The “trial” of the new Performance Management system is still due to happen but there appears to be a lack of detail and forms. The lack of detail is what has concerned the RCTU from the very first statement that a “trial” would happen.

 

 

Personal Representation

 

The RCTU has been actively engaged in a number of cases of personal representation of members. We have been successful in defending our members against many actions of the employer which have been proved to be incorrect in application or deed. One of the most concerning though has been the rise in what we consider the misuse of the Grievance procedures by members of staff who we believe have been ill-advised.

 

Many managers are faced with difficult decisions and in some cases the current systems in HMRC do not allow the correct latitude for some decision making by front line managers (or that they are in certain directorate commands where only the harshest interpretation is “encouraged”) and so , naturally , this can cause friction between the staff member and the manager. We have recently seen cases where the staff member was advised to submit a grievance based on bullying and harassment against the manager when in reality there was a need for more informal procedures to resolve the difference of actions and impact.

 

Too many staff members are advised by their representative to submit grievances based on bullying and harassment and it is notable that when the Grievance Test is then applied – the issue passes this Test and not examined on the grounds that it is injudicious – but that it is a bullying and harassment allegation. This makes a mockery of the Test and means that the issue is now in the formal process which brings strain and stress to all parties. The outcome in these that we have been involved in defending our members has been the dismissal of the grievance regarding bullying and harassment - as it clearly not bullying and harassment. We are deeply concerned in these circumstances for our members who face incorrect allegations and also for the staff member who was advised to make such an allegation.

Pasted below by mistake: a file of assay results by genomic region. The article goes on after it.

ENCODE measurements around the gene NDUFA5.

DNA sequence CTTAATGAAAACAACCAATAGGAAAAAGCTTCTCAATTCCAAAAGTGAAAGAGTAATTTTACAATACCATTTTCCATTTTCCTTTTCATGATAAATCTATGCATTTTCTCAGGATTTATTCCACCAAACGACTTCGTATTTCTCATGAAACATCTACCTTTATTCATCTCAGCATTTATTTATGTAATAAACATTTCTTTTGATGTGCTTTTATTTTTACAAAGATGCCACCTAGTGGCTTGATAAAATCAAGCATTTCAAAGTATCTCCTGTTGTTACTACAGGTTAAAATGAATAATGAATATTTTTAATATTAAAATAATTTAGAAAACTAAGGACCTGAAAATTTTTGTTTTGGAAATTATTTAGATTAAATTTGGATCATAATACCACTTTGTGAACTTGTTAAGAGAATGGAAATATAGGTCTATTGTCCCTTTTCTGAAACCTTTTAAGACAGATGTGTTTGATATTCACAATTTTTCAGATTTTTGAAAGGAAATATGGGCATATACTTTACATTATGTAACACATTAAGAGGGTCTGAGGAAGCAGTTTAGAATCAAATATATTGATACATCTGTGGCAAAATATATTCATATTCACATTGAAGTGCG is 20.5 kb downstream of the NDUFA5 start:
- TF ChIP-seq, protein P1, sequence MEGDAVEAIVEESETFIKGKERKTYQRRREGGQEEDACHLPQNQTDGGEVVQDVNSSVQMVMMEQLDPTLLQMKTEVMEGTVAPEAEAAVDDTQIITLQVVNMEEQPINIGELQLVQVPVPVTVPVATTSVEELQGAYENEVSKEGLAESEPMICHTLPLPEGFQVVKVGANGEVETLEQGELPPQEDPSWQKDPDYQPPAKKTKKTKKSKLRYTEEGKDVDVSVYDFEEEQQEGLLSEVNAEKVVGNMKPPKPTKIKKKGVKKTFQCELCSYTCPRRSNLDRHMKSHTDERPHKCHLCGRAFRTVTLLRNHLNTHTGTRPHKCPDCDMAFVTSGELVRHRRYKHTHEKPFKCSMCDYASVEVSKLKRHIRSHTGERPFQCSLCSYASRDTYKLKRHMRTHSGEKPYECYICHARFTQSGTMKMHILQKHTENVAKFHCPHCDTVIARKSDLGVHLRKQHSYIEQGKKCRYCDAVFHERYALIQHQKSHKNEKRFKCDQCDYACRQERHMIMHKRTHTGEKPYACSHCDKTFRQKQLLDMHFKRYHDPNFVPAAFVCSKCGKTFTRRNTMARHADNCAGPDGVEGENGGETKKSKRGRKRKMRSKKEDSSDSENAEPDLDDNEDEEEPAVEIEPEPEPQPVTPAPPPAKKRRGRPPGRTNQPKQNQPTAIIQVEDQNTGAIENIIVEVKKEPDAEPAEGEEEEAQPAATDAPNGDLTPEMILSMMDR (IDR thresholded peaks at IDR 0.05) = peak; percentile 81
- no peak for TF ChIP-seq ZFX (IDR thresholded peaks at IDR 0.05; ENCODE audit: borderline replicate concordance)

What this means is that there needs to be a complete review of the Grievance Test procedures. Not only that but it is time to start a comprehensive look at how all too often front line managers face such extreme pressures and inflexible senior management meaning that circumstances can come about that cause discord (the refrain that managers are paid to enforce senior leader’s decisions and it is their job is akin to the ostrich with the head in the sand saying “charge”). We also call upon other representatives to stop this action against colleagues and recognise the true interests of all involved and help to resolve conflicting points of view and not exacerbate them.